The only ice cream parlor in town where you might get carded, Boozy’s Creamery and Craft, 711 S. St. Mary’s St. (www.facebook.com/boozyscreameryandcraft; tel. 210/919-3552), in Southtown, adds alcohol to its cold confections, made in house. The booze-infused flavors change every day—for example, Groom’s Cake with Kahlua, On the Rocks featuring tequila—and you can add a shot for an extra kick. Not all the varieties include alcohol, so it’s a fun place for the whole family.
At Brindles Awesome Ice Cream, 11255 Huebner Rd. (www.brindlesicecream.com; tel. 210/641-5222), an espresso and ice cream emporium in the northwest, you’ve got more than 200 flavors to choose from (about 45 on any given day)—anything from white chocolate Frangelico to spiced apple brandy. Gelato (candied ginger, say) and sorbets (perhaps champagne or cranberry) are offered too. Many of San Antonio’s most popular restaurants serve this brand.
The delicious Mexican ice-and-fruit pops known as paletas, usually tucked away in the freezer cases of Hispanic convenience shops and supermarkets, are now available fresh in Southtown at La Paleteria, 510 S. Alamo St., Ste. 104 (www.paleteriasanantonio.com; tel. 210/954-8753). They come in water- and milk-based varieties, with flavors depending on what produce is in season; the goodness is year round.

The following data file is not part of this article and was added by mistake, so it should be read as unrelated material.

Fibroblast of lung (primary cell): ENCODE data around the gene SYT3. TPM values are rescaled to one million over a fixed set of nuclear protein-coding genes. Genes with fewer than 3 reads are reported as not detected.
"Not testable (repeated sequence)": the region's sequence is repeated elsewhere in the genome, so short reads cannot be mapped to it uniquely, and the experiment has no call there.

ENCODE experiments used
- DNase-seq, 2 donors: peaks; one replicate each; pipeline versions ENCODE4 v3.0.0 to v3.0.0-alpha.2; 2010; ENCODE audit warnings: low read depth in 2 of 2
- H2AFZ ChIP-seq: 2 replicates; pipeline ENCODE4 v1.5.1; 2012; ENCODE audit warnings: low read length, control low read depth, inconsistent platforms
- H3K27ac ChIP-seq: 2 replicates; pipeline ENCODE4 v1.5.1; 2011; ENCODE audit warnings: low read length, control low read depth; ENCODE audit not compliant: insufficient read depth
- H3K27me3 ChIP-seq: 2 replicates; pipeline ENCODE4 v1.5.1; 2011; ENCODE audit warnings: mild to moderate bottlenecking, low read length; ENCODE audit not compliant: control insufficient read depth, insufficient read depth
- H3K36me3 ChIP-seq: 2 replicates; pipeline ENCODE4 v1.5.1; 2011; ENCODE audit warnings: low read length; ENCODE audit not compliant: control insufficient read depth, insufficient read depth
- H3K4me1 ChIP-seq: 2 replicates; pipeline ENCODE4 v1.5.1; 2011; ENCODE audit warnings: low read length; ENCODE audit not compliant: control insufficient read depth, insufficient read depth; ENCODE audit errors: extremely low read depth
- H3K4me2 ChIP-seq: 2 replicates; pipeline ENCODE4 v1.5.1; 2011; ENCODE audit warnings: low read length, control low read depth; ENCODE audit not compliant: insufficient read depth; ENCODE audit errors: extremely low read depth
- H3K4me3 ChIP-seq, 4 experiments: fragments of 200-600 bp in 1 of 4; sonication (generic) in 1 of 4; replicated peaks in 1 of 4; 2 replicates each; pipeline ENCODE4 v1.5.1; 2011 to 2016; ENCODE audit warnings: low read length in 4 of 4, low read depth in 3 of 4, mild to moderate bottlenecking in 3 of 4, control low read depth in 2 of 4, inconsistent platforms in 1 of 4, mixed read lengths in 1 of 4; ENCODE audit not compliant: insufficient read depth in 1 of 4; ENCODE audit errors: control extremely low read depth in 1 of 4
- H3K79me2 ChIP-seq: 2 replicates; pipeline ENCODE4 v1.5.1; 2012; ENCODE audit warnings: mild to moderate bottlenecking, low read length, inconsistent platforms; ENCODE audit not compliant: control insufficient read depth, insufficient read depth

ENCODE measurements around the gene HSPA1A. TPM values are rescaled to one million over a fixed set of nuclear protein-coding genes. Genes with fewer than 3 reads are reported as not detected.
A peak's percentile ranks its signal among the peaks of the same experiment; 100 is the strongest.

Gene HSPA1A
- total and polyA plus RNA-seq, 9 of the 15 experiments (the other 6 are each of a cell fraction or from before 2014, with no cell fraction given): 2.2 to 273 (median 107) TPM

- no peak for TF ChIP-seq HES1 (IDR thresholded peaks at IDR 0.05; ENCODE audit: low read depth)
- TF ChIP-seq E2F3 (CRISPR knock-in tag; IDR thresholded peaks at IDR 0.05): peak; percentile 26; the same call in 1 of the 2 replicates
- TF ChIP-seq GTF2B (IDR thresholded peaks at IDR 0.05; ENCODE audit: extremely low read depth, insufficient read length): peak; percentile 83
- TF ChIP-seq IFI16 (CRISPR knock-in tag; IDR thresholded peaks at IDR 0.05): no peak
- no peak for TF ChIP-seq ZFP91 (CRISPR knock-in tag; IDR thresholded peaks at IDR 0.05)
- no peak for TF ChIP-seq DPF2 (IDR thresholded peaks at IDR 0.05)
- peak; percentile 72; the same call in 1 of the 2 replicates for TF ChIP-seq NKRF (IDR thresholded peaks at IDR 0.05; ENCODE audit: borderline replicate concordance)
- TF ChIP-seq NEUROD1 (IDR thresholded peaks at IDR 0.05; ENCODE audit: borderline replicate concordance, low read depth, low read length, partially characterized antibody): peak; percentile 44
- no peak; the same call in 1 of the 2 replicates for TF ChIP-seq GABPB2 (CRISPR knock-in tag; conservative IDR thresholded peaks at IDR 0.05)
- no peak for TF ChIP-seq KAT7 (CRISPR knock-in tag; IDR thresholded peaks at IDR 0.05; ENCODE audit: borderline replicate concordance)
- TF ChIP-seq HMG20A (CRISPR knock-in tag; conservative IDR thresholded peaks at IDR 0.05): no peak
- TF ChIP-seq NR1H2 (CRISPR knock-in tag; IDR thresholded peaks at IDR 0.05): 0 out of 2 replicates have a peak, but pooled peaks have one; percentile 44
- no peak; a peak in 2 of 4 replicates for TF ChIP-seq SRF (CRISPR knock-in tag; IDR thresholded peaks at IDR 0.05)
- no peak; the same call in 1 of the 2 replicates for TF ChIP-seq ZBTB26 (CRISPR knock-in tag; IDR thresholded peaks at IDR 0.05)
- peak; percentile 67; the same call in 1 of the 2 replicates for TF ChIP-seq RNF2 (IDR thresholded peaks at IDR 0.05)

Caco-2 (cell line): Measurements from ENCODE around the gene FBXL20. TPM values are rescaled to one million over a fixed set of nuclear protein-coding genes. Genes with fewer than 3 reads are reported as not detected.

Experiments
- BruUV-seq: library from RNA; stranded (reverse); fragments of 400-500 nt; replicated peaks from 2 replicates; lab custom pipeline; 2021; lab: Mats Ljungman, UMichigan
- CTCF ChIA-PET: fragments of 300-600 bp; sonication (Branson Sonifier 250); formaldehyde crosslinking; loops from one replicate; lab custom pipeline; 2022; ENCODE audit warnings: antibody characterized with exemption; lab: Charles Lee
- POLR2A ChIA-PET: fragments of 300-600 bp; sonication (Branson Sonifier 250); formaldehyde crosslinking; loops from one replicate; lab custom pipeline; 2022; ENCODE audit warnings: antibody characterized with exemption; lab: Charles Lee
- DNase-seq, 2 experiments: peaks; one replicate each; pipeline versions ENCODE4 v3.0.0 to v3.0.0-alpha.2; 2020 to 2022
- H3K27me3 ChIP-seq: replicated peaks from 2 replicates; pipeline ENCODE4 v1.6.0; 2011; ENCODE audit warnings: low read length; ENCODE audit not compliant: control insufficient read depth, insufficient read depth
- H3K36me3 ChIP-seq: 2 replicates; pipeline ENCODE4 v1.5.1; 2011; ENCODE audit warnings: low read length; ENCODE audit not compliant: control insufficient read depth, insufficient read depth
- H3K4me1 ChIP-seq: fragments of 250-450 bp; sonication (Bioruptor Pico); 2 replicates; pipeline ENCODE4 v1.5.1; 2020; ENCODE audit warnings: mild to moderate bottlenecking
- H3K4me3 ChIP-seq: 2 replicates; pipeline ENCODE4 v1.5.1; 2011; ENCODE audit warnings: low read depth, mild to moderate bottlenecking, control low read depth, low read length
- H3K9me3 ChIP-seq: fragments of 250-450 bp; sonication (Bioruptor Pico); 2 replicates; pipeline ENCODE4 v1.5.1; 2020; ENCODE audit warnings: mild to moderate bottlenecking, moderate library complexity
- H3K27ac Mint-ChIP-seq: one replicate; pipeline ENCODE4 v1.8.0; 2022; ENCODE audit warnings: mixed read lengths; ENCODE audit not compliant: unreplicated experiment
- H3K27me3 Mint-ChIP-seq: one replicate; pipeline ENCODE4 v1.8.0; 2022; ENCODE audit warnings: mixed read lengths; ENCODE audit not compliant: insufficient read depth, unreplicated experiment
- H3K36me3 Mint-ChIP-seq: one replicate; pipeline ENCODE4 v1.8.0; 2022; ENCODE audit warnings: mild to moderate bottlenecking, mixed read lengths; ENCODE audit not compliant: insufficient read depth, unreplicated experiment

Artisan breads and pan dulce (Mexican pastries) are the main draws at La Panaderia, 301 E. Houston St. (www.lapanaderia.com; tel. 210/592-6264), a Mexican cafe downtown. Come in for a sweet roll and cafe con leche in the morning or for a glass of wine and an open-faced torta (sandwich) in the evening—though by dinnertime, the sweets are likely to be sold out. There’s a second location in Alamo Heights at 8305 Broadway.
Note: This information was accurate when it was published, but can change without notice. Please be sure to confirm all rates and details directly with the companies in question before planning your trip.